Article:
by the handful

Nutritious culinary and healing recipes collected from the North American garden, orchard, forest, river and ocean

Spot Prawns with Fig Compote

The fig is not native to North America but it sure likes it here. These wonderful plants grow and produce a crop almost anywhere. Figs are an unusual plant as the warmer the climate the more waves of crops they will produce. In a warm and dry climate you can get 3 or as many as 4. In the more northerly climates it will still produce 1 or even 2.The darker colored figs tend to fit best in this recipe, such as Brown Turkey or Mission varieties. The sweet and tart fig compote pairs quite well with the savory prawn.

1 lb large prawns

5-7 fresh figs

1 small shallot minced

2 Tbsps butter (divided)

Juice of 1 lemon

1 Tbsp honey

Fresh basil

Salt

Have a large and small skillet ready. Begin by heating a small skillet to medium heat and add 1 Tbsp butter. Add shallot and allow to cook until well caramelized, which will take about 7-10 minutes total. Lower heat if it cooks too hot, you want the shallot to break down and brown very gradually. Meanwhile remove stems from figs and chop into small cubes.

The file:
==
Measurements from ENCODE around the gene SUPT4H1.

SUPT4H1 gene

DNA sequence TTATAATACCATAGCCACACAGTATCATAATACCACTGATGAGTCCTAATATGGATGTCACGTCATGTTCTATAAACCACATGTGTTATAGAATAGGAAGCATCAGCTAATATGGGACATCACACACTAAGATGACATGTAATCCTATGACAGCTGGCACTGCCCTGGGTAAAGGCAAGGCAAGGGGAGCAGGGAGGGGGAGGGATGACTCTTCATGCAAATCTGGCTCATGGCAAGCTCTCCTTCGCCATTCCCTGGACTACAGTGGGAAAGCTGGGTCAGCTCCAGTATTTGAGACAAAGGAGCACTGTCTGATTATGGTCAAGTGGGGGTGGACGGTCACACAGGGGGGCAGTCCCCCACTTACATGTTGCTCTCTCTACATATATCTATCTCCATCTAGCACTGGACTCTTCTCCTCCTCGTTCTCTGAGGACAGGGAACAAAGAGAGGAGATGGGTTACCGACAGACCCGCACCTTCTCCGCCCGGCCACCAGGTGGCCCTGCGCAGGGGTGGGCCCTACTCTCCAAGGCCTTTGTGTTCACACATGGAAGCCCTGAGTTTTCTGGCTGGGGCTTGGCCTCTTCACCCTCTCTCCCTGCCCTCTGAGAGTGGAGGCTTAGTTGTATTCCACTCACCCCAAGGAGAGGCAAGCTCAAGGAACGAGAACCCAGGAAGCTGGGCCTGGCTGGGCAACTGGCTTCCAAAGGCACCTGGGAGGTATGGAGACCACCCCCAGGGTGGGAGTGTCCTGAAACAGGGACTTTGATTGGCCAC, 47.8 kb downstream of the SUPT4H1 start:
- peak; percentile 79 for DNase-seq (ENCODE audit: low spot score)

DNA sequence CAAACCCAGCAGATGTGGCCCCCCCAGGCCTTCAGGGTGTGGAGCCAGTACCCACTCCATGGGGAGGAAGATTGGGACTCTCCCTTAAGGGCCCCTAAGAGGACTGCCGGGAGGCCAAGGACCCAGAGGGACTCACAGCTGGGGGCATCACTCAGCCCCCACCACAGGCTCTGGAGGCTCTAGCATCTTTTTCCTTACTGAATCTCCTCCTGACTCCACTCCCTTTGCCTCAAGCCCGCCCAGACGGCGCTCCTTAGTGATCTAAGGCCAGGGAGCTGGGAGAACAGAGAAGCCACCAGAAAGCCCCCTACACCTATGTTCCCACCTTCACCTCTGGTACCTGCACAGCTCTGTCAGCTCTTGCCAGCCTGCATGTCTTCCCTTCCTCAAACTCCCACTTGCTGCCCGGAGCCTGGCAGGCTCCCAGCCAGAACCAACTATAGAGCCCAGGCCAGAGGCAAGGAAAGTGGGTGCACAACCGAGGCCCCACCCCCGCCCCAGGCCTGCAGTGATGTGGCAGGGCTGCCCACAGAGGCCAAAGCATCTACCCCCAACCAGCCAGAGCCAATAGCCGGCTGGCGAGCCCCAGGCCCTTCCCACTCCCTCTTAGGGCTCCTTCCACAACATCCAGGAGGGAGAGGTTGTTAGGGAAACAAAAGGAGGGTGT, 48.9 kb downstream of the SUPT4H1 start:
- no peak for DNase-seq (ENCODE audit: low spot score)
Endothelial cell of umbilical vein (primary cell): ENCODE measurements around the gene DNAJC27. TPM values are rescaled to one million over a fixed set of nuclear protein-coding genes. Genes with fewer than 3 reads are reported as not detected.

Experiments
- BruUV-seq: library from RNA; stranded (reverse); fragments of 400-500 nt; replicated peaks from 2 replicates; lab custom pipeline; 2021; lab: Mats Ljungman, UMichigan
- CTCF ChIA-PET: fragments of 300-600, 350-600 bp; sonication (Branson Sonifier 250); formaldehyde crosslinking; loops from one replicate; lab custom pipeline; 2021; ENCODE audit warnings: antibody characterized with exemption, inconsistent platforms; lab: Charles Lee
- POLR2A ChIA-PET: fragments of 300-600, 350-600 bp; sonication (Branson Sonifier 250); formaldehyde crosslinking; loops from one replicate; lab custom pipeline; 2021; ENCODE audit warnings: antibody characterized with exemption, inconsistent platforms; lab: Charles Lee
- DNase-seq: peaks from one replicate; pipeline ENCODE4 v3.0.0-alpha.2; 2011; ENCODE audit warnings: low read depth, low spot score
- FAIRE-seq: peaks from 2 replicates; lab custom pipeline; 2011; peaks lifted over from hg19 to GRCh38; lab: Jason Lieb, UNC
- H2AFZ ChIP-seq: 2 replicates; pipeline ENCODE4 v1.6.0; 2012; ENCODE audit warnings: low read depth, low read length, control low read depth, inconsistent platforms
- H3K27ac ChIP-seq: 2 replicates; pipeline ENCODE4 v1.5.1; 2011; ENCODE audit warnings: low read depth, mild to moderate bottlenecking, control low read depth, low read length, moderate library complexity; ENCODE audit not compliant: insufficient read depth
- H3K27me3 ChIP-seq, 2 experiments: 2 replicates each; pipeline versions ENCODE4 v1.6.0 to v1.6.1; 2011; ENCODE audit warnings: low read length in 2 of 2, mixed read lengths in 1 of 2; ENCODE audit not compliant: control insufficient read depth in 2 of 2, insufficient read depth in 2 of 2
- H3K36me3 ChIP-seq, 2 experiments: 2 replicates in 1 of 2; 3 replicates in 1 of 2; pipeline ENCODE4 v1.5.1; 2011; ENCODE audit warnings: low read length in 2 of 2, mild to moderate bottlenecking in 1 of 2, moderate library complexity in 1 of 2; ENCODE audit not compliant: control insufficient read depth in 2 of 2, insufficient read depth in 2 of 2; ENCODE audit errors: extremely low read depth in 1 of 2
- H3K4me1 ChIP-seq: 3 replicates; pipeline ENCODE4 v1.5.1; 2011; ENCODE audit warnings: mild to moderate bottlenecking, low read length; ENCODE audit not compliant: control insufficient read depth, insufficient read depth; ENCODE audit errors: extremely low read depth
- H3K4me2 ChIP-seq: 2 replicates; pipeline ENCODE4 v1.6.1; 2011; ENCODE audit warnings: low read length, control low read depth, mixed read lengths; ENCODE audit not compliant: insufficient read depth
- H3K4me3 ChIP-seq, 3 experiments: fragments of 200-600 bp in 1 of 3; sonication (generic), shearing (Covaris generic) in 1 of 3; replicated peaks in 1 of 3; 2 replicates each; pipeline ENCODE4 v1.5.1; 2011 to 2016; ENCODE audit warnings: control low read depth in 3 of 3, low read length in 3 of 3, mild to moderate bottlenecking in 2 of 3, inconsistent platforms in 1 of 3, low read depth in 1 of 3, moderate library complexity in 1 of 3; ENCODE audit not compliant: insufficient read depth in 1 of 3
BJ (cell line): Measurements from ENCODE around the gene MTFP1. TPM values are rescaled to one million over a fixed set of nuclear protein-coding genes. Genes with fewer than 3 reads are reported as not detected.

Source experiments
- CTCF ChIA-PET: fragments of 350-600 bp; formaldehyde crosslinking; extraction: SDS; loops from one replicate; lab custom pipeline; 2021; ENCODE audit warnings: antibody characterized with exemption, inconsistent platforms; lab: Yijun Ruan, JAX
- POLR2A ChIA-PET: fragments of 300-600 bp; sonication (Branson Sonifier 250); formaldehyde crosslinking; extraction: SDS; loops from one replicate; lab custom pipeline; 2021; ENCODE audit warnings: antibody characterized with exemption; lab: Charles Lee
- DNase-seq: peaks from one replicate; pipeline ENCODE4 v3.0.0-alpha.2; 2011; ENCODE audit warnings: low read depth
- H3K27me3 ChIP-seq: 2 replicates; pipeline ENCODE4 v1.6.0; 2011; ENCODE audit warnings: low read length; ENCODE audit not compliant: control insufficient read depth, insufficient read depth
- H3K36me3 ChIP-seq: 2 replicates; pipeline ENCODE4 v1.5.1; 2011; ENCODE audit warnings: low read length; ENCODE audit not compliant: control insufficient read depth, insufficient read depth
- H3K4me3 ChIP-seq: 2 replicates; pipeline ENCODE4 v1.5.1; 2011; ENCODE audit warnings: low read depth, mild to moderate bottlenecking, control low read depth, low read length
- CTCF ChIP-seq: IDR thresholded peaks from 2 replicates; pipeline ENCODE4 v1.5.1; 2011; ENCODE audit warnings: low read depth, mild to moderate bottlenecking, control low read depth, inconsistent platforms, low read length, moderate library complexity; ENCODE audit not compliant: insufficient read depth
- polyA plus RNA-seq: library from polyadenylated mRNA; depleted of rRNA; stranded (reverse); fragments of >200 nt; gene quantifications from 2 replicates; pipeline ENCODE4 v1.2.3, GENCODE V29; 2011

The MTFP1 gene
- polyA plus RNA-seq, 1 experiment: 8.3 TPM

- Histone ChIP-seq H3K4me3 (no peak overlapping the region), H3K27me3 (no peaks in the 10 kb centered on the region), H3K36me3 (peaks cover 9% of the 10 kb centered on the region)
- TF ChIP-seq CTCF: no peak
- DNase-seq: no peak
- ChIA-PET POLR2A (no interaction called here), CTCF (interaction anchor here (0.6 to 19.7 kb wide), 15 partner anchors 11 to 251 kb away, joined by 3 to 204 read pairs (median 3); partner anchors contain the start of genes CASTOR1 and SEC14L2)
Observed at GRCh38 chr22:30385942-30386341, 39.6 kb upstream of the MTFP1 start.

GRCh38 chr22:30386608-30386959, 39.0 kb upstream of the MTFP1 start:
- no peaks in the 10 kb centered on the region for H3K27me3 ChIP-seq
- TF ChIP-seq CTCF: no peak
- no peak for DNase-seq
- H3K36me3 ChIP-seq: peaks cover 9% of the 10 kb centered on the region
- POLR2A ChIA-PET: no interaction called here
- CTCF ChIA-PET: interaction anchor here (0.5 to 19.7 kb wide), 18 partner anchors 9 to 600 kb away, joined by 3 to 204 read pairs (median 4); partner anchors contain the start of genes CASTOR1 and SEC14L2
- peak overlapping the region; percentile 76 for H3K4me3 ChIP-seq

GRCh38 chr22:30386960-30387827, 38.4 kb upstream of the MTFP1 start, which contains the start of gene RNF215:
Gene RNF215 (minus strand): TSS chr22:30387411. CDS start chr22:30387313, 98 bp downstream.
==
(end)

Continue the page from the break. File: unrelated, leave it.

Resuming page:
When shallot is well browned and broken down add figs to pan and toss with the shallot. Add lemon juice and allow to simmer very gently.  The fig sauce will take about 10 minutes as well and should have the consistency of jam when it’s ready.

Move pan off heat, add honey and stir. Next bring a large skillet to med-high, and add I Tbsp butter. When the butter begins to sizzle add prawns and sprinkle with salt. Unlike the sauce, we want to cook the prawns hot and fast. Cook on first side for about 2-3 minutes, flip and begin to cook on the other side.

After shrimp have cooked on second side for a couple minutes, begin to shake the pan frequently as the shrimp finish cooking. Plate shrimp directly and cover with fig sauce. Place basil leaves on top of each other into a stack and thinly slice the leaves into ribbons. Sprinkle on shrimp to garnish, then serve.

Serves 4 as an appetizer.

Caramelization, or the Maillard Reaction? There are two phenomenons that take place in the browning of food. Caramelization happens more slowly and it is simply the breakdown of the larger carbohydrate structures into smaller ones. Basically, the food tastes sweeter because there is more surface area and therefore more sugar exposed. Think: a slowly cooking onion. The Maillard Reaction is a reaction that occurs when amino acids react with the sugar in the cooking food. Think: the brown crust on the outside of a bbq-ing steak.

 

 

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